"There is no reason this property cannot be developed for the purpose it is already zoned (residential)."


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Cynthia Goodman said the flower shop building would block the light. Not only that, but they plan to build a fence, and that would help also.

Addressing the traffic issue, she said, "A flower shop is 75 percent phone orders. It is a low-traffic business."

She was followed by her husband, Steve Goodman of Harold Goodman Excavating and Trucking, who simply reiterated his willingness to comply with any requests made by the city to get the property developed in a pleasing manner.

Alderman Benny Huskins opened the council discussion. "Whenever we get a recommendation from the planning commission, I think we ought to take it," he said, indicating he would vote against the petition.

Alderman Joe Stone joined him, explaining, "For years I lived next to commercial." Stone added that he would consider the neighbors’ feelings and vote against commercial rezoning.


Aldermen Glenn Shelton and Steve Fuhrer were the first to indicate possible favoritism in the rezoning. Shelton carefully worded his thoughts, observing that it was only a few months ago that an outside corporation requested the same thing for property directly across the street. Neighbors came before the council at that time and spoke against them with the same issues. The corporation, Casey’s, won the zoning change to commercial. Now a hometown person would like to develop a business. Shelton urged his fellow council members, "Remember what we did a few months ago when we consider this tonight."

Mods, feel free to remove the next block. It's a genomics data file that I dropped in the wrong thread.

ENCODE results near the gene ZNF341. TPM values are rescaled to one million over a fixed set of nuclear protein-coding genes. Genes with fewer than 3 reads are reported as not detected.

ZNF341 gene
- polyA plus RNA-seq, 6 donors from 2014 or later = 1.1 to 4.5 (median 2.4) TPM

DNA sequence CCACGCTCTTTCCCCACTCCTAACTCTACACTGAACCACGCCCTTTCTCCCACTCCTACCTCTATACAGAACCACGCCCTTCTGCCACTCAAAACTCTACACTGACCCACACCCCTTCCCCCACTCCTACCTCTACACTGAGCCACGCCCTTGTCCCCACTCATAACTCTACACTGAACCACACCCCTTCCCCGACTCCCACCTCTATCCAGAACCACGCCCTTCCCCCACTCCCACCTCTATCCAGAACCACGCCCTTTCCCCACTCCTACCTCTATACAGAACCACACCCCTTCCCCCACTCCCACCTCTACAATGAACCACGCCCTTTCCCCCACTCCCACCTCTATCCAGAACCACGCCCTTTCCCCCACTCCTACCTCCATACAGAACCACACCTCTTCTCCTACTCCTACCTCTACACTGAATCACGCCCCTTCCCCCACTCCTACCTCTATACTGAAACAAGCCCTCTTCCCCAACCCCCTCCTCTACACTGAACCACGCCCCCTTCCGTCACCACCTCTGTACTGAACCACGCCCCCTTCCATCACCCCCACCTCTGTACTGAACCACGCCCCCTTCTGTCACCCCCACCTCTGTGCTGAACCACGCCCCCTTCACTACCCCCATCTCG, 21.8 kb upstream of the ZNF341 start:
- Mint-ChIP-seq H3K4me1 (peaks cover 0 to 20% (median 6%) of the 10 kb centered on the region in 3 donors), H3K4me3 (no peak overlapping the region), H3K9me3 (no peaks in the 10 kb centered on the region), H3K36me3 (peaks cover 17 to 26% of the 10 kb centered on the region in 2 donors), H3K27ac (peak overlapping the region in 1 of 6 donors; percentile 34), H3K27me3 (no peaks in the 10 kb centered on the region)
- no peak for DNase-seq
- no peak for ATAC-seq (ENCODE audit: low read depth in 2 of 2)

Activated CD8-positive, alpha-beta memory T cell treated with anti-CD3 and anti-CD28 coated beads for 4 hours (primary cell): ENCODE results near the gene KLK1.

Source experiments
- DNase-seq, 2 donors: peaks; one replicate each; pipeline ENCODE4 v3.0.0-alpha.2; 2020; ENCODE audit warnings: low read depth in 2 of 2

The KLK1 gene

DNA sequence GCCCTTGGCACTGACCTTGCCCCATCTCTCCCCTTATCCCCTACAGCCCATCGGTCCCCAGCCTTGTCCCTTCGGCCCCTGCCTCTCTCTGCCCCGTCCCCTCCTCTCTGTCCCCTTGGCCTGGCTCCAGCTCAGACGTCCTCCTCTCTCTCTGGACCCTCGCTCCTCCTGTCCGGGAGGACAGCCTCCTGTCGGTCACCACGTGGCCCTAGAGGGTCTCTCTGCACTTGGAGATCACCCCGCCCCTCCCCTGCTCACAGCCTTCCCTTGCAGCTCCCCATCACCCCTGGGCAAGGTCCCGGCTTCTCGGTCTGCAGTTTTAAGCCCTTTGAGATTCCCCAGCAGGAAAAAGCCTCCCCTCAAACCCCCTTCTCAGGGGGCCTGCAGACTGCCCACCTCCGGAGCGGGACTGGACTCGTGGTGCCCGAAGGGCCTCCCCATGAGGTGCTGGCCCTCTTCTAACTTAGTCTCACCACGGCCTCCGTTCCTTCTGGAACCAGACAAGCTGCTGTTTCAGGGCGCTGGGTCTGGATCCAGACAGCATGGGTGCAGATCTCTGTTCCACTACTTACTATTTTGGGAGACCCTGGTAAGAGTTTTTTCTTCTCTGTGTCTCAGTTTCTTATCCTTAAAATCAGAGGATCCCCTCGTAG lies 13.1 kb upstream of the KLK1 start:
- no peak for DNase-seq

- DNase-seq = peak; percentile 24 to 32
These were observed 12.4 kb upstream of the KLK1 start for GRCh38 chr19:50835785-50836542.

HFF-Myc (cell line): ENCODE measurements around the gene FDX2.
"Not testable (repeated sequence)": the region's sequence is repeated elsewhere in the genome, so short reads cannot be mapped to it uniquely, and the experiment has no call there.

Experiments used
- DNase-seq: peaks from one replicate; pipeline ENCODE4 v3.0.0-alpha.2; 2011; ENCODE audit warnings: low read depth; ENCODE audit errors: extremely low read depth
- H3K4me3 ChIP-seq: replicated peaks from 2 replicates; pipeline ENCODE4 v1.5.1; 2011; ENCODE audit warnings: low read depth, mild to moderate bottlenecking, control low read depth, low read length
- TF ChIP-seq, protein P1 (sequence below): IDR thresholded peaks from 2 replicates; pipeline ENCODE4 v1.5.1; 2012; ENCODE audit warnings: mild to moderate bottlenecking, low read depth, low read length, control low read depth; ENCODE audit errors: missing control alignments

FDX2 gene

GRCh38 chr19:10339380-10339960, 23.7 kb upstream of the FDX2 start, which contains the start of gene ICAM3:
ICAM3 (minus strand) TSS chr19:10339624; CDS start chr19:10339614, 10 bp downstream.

Fuhrer began, "What I don’t understand is why this wasn’t zoned commercial 20 years ago." There are businesses all up and down that area. Just in the nearest blocks are the VFW, Postville Courthouse, a chiropractor and at one time a beauty shop. "I think it will help the neighborhood," he said.

Melton tendered a sentiment that was prevalent in the room, saying, "It saddens me that if granted rezoning, there is a group here that wants to preserve their neighborhood. One of my concerns is the drainage problem. I want to see that, if rezoned, they adhere to it." He added, "I like to see neighbors sticking together."

Melton took a diversion for a moment, saying that he would like to address a comment that was made during last week’s work session by someone addressing this issue. "I was offended by the good-old-boy-club comment. Each and every one of the aldermen up here makes up their own mind." Several yeses indicated others took exception to the comment also.

Back to the rezoning issue, Verl Prather said that he had thought about it for weeks. He drove up and down that stretch of street assessing it and concluded, "It seems to me to be commercial property."

Before the vote City Attorney Bill Bates apprised the council that it would require a two-thirds vote, seven votes, to overturn the planning commission’s recommendation to keep the property residential.

Upon roll call the vote was 6-4. Aldermen Huskins, Mitchell, Stone and Armbrust voted no. The property remains residential.

[Jan Youngquist]